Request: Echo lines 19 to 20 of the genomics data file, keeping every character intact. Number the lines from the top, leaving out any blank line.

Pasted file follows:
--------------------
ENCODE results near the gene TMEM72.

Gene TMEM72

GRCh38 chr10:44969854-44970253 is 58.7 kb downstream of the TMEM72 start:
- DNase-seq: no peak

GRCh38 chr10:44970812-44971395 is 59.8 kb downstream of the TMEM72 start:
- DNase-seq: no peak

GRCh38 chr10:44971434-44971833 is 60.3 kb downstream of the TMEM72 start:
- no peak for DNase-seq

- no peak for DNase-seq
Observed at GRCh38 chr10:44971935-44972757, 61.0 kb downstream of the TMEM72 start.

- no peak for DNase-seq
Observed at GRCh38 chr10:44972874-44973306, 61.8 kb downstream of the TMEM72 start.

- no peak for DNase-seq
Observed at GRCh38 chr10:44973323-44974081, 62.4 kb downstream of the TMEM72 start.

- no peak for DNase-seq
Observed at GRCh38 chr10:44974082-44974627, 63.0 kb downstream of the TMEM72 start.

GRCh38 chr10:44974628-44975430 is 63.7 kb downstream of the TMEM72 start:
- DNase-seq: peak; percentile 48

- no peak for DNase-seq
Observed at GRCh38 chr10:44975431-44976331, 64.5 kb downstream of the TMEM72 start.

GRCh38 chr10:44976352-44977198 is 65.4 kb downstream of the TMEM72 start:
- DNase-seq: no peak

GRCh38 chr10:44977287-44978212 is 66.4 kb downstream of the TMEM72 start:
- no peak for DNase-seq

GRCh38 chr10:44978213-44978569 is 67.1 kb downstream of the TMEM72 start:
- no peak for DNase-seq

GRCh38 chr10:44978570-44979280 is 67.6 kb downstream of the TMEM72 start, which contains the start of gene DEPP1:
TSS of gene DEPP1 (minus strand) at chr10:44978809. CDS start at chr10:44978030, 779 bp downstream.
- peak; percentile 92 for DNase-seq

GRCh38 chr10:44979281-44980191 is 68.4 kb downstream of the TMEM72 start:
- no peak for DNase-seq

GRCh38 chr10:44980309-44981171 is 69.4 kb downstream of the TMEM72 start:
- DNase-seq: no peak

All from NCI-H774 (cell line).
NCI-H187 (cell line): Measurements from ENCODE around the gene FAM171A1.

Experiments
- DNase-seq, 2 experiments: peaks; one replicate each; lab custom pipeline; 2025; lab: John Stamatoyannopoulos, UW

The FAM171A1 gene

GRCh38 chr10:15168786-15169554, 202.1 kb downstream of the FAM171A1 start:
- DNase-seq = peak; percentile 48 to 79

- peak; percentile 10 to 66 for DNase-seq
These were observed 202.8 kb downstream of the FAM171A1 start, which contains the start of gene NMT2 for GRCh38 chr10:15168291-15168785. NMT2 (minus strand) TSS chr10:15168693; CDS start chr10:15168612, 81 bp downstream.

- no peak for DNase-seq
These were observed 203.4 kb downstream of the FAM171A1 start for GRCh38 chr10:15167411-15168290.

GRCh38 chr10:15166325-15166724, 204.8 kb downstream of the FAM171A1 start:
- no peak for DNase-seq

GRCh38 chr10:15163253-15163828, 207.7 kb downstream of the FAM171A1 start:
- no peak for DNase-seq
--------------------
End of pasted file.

- no peak for DNase-seq
Observed at GRCh38 chr10:44975431-44976331, 64.5 kb downstream of the TMEM72 start.